Parents have strong preferences for sending their children to the best schools available. There seems to be a general perception that graduating from a elite school equals winning a lottery in life chances. Empirical evidence though tells a different story, suggesting at best marginal effects on test scores and college outcomes. However, the impact on outcomes later in life is largely unexplored.
In a new IZA Discussion Paper Damon Clark and Emilia Del Bono analyze the effect of elite school attendance on tertiary education, income and fertility. In Aberdeen, Scotland, students in the 1960s were sorted into elite/non-elite schools strictly by a threshold in standardized test scores, giving no room for potential parental influence on the school choice. Comparing students just below and above this threshold provides a natural experiment to assess the effect of attending the elite school.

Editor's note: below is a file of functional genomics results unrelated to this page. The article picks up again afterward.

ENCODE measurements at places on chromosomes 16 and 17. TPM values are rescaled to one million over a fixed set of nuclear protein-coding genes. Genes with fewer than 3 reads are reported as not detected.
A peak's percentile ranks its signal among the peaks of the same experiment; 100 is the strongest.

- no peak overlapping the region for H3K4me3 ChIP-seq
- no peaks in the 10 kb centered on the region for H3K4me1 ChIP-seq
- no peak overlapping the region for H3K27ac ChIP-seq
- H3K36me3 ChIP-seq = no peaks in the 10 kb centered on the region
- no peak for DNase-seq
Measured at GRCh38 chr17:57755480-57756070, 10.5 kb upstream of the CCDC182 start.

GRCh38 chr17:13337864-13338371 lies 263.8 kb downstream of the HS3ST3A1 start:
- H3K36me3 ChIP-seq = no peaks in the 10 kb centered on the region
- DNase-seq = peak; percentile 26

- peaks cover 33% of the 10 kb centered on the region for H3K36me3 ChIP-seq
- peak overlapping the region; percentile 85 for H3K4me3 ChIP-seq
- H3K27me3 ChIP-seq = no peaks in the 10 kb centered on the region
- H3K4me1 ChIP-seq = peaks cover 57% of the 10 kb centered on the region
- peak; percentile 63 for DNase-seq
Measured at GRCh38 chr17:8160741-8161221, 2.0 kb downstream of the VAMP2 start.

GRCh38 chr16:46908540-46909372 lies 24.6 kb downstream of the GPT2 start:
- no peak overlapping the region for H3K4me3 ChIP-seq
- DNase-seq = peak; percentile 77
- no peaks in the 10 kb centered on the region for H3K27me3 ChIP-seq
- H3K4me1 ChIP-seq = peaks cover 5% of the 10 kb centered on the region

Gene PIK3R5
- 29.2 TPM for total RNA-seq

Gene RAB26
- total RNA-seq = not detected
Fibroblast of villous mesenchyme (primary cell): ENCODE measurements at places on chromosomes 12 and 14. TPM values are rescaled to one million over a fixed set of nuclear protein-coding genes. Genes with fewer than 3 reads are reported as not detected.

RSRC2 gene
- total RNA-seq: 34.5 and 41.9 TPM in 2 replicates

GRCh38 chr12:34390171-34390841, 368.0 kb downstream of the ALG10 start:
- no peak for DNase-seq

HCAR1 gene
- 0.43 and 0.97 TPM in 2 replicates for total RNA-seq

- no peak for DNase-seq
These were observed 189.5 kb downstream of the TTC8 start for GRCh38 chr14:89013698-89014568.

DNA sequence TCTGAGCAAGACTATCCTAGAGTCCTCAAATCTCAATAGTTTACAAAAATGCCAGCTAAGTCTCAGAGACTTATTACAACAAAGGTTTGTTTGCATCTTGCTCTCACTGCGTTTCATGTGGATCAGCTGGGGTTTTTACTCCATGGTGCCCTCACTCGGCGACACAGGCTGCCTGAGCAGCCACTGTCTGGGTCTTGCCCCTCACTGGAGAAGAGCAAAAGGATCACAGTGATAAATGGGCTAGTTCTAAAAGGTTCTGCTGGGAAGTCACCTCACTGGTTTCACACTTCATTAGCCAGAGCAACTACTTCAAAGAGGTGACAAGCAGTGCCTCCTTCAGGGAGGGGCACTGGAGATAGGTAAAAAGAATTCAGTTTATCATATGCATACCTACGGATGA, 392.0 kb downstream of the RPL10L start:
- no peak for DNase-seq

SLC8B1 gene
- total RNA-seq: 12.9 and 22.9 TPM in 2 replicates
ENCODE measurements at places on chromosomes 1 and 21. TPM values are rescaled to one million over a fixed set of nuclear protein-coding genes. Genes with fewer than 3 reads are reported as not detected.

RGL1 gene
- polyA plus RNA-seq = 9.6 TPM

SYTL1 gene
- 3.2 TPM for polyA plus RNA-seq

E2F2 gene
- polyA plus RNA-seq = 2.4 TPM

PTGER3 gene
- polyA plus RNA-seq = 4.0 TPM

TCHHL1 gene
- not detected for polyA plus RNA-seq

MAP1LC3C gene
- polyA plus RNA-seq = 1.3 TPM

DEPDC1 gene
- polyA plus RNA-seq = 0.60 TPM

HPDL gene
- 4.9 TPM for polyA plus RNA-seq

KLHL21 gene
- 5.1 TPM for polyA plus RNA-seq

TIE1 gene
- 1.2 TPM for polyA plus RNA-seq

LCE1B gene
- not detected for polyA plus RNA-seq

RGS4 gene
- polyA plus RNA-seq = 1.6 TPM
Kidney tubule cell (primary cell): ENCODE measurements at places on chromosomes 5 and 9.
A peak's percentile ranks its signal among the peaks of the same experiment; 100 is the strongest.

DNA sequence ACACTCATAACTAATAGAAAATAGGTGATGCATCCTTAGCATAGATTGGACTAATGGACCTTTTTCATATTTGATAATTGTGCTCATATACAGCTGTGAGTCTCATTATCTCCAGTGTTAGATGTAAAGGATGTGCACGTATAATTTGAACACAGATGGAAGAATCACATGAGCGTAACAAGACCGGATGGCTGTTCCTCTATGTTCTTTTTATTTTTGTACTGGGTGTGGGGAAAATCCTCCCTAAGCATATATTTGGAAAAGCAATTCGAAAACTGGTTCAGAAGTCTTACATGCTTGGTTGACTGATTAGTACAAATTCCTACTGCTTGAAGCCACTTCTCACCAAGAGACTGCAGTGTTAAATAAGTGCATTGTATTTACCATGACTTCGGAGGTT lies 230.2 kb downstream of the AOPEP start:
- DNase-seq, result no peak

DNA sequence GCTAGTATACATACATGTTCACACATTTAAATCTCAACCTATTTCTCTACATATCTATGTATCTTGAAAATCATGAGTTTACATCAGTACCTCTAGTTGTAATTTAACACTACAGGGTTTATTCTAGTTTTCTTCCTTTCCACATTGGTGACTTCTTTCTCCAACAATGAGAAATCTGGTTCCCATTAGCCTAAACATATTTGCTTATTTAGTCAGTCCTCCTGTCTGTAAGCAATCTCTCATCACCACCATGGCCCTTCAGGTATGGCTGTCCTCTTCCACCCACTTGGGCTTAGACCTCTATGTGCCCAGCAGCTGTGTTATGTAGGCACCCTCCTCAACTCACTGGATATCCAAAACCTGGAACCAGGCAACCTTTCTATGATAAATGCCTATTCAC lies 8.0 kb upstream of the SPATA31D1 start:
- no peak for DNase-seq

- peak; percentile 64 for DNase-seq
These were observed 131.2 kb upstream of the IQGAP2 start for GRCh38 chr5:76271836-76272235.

The authors find strong effects of elite school attendance on completed education for both men and women. However, the results suggest positive income effects of at least eight percent and negative effects on fertility only for women, whereas male later-life outcomes seem to be unaffected.
The researchers conclude that placing girls in an elite school environment with other high-achieving girls may change their perceptions of women’s role in society and their decisions regarding career, marriage and family. These results highlight the important effects of tracking school systems in the long run, a so far under-analyzed but highly important topic.